The Exact Wavefunction Factorization of a Vibronic Coupling System

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    We investigate the exact wavefunction as a single product of electronic and nuclear wavefunction for a model conical intersection system. Exact factorized spiky potentials and nodeless nuclear wavefunctions are found. The exact factorized potential preserves the symmetry breaking effect when the coupling mode is present. Additionally the nodeless wavefunctions are found to be closely related to the adiabatic nuclear eigenfunctions. This phenomenon holds even for the regime where the non-adiabatic coupling is relevant, and sheds light on the relation between the exact wavefunction factorization and the adiabatic approximation

    ICT and Productivity - relations and dynamics in a spatial context

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    The strong emergence of ICT in the past decades was accompanied by much research on the potential productivity boosting qualities of ICT: high productivity growth was expected. However, empirical evidence on the productivity impact of ICT stayed behind: the Solow paradox. Since then analytical steps were made by using alternative indicators for both ICT adoption and productivity and including longer time periods, distinctions in types of economic activities and adding micro level and firm specific characteristics like size, age, and intensity of innovation. Moreover, ICT was linked to network relations including externalities. These adaptations led to outcomes in favour of a positive relation between the use of ICT and productivity. However, most convincing in this debate was the finding that the effects of ICT on economic performance should be analysed from a perspective which, besides ICT, includes changes in knowledge and organisations. Knowledge is defined here broadly and includes both codified and tacit knowledge. In this paper we focus on the trinity ‘ICT, knowledge and organization’ and add the regional dimension to this. Based on economic literature our hypothesis is that regions where firms increasingly use ICT show a stronger growth of added value and productivity. This positive relationship is, however, co-determined by changes in the broadly defined knowledge level. The use of ICT by firms is analysed at different levels of urbanism in the Netherlands. Most central is the distinction between the metropolitan Randstad, the intermediate zone and the national periphery. By this regional distinction the debate on the centrifugal and centripetal effects of ICT (the death of distance) is included. The empirical measurement as such is based on the low spatial scale of 496 municipalities.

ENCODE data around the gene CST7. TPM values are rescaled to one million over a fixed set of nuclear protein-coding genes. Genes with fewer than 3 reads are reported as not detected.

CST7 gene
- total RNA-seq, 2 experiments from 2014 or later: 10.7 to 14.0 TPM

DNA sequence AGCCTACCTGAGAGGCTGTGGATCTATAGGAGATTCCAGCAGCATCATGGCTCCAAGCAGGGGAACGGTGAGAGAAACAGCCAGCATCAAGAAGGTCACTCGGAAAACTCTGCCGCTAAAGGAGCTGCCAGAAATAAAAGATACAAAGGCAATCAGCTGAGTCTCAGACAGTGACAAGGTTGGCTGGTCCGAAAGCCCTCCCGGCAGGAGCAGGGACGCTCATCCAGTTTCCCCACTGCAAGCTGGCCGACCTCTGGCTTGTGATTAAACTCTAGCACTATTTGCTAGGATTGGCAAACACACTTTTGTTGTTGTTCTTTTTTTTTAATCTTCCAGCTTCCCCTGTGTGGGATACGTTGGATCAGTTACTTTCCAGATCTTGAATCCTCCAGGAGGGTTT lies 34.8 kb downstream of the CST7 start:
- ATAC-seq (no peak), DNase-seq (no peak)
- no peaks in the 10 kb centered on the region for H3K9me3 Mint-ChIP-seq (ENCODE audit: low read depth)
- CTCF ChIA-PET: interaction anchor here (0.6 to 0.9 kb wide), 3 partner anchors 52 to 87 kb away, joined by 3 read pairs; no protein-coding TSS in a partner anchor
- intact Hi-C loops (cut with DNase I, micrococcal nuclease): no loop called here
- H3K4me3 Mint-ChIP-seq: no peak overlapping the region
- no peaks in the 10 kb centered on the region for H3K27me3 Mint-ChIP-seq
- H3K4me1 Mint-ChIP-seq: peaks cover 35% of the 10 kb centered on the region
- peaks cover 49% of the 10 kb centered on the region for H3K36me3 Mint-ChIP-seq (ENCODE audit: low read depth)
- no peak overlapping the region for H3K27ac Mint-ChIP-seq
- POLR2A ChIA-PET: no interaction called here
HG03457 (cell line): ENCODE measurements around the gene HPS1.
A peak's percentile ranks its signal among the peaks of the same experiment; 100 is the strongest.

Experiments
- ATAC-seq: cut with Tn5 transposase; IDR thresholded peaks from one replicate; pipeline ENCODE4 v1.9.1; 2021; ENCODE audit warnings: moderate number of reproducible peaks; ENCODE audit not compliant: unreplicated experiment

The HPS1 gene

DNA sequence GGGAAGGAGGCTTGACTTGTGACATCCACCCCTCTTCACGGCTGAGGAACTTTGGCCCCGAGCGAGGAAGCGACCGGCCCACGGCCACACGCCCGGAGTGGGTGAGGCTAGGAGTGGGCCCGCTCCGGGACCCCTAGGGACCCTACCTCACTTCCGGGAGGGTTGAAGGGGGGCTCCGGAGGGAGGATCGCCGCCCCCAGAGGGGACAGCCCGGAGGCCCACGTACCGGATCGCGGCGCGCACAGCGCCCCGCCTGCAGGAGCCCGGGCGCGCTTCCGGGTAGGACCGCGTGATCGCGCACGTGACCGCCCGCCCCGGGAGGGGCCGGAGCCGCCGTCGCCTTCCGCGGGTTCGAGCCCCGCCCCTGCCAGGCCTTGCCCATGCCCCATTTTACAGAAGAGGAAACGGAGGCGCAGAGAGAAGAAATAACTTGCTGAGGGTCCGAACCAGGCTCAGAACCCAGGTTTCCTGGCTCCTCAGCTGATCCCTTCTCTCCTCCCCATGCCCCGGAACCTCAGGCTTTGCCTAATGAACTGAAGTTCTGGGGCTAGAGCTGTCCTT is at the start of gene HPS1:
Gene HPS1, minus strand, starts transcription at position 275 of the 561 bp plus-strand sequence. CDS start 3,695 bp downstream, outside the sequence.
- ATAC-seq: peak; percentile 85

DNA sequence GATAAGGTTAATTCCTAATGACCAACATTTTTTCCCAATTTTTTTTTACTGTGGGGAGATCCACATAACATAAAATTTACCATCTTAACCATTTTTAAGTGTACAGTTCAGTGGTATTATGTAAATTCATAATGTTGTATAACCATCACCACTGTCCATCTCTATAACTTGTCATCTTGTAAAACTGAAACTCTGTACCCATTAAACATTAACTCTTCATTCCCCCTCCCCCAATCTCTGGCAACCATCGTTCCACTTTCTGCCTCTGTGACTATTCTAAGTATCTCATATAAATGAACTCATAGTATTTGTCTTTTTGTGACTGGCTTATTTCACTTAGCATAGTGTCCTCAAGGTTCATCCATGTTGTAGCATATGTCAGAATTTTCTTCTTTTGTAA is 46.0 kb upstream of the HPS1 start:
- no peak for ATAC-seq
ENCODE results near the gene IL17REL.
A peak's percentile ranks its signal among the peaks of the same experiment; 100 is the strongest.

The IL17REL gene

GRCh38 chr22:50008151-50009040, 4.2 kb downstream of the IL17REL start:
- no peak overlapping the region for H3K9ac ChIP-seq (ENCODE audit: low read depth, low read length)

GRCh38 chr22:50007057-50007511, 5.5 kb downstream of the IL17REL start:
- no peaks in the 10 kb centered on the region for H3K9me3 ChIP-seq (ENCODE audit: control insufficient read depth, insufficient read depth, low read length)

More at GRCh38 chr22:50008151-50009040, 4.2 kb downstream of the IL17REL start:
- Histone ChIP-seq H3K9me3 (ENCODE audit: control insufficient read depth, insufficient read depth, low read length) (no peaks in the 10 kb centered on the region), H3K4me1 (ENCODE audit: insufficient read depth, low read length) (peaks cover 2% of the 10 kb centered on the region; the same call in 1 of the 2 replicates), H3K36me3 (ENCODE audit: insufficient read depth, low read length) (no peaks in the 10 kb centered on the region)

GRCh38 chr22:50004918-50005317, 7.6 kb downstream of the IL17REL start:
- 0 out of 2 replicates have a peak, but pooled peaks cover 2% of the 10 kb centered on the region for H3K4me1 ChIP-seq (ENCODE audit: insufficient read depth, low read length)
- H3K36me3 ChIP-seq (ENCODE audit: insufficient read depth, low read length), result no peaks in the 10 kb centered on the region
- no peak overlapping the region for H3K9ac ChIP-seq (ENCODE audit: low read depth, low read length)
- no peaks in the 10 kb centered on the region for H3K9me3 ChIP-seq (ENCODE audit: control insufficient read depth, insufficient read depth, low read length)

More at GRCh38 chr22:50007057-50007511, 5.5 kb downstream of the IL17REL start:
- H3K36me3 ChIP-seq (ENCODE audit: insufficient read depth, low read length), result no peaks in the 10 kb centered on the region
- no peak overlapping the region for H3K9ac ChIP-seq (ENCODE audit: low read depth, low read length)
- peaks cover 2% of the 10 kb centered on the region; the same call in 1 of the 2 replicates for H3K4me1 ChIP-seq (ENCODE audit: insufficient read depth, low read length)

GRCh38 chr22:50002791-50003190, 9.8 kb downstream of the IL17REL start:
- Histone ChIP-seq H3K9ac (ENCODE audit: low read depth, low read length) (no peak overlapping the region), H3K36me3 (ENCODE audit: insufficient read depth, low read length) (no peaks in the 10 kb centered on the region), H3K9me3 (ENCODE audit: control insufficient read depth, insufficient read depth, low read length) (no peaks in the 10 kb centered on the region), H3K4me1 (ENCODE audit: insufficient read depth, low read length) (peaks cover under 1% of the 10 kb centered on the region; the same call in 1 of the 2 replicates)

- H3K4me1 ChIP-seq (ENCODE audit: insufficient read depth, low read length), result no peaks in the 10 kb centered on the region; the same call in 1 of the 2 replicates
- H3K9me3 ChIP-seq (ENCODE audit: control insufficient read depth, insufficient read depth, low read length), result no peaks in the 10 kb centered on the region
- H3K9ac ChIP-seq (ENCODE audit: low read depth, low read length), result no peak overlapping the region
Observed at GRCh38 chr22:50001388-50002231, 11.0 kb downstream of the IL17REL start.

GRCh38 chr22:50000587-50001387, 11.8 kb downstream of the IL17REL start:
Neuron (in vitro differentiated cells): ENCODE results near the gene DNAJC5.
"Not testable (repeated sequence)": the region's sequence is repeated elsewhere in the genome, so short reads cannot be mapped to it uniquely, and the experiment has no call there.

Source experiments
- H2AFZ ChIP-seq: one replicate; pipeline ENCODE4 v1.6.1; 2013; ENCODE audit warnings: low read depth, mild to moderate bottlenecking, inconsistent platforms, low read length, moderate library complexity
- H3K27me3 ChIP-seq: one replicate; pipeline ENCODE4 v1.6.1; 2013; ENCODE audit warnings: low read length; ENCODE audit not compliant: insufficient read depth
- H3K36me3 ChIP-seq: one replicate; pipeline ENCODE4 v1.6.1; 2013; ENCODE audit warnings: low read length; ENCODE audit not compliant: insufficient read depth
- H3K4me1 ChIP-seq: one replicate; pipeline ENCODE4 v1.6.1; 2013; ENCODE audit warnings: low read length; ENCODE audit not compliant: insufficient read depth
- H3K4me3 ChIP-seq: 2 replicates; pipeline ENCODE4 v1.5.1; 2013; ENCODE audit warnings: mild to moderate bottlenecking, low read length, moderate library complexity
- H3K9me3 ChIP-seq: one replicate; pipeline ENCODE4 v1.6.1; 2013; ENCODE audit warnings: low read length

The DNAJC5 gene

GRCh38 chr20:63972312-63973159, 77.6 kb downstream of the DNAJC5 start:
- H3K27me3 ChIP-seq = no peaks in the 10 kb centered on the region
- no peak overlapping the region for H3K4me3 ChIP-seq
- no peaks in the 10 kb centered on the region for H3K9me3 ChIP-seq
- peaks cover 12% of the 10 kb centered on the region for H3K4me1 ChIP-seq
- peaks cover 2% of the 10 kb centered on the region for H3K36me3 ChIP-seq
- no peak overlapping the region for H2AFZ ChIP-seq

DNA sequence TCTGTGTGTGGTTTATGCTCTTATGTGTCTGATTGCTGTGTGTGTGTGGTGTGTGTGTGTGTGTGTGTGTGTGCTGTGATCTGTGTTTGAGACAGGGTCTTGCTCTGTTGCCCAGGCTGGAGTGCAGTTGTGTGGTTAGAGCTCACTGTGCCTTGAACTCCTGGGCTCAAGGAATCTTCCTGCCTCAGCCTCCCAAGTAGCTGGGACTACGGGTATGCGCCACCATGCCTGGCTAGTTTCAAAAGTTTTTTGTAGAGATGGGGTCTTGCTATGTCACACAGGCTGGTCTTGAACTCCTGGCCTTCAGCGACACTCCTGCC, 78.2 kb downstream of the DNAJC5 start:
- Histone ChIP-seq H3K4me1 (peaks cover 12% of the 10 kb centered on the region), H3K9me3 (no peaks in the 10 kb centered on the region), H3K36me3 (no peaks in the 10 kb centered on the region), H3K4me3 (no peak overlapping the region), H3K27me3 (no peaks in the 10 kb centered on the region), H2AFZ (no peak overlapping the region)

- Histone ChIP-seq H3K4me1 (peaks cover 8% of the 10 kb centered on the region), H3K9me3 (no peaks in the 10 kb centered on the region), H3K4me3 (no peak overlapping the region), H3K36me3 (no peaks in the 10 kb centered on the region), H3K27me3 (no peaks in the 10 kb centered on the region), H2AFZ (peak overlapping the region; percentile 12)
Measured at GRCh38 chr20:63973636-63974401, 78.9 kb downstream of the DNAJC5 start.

What When Space Matters Little For Firm Productivity? A multilevel analysis of localised knowledge externalities

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    This paper contributes to the debate on localized knowledge externalities as potential source for firm productivity gains. We apply multilevel analysis to link firm productivity (and growth) to knowledge intensive spatial contexts in the Netherlands. If localized knowledge externalities are important, then firms are hypothesised to co-locate in order to capitalize on each other's knowledge stocks. We conceptualise the regional knowledge base by three dimensions: local 'research and development' intensity, local 'innovativeness', and the characterization of locations by a ‘knowledge workers’ dimension (based on ICT use, educational level, communicative and creative skills). Controlling for firm's heterogeneity, we find a relatively small spatial effect: regional characteristics contribute for only a few percents to firm productivity. The regional intensity of 'innovation' most significantly contributes to this effect. We do not find a contextual spatial effect for productivity growth. These results suggest that the territorial dimension of knowledge externalities should not be exaggerated.productivity, multilevel analysis, localized knowledge externalities, Netherlands

    Reliability of a Fully Automated Interpretation of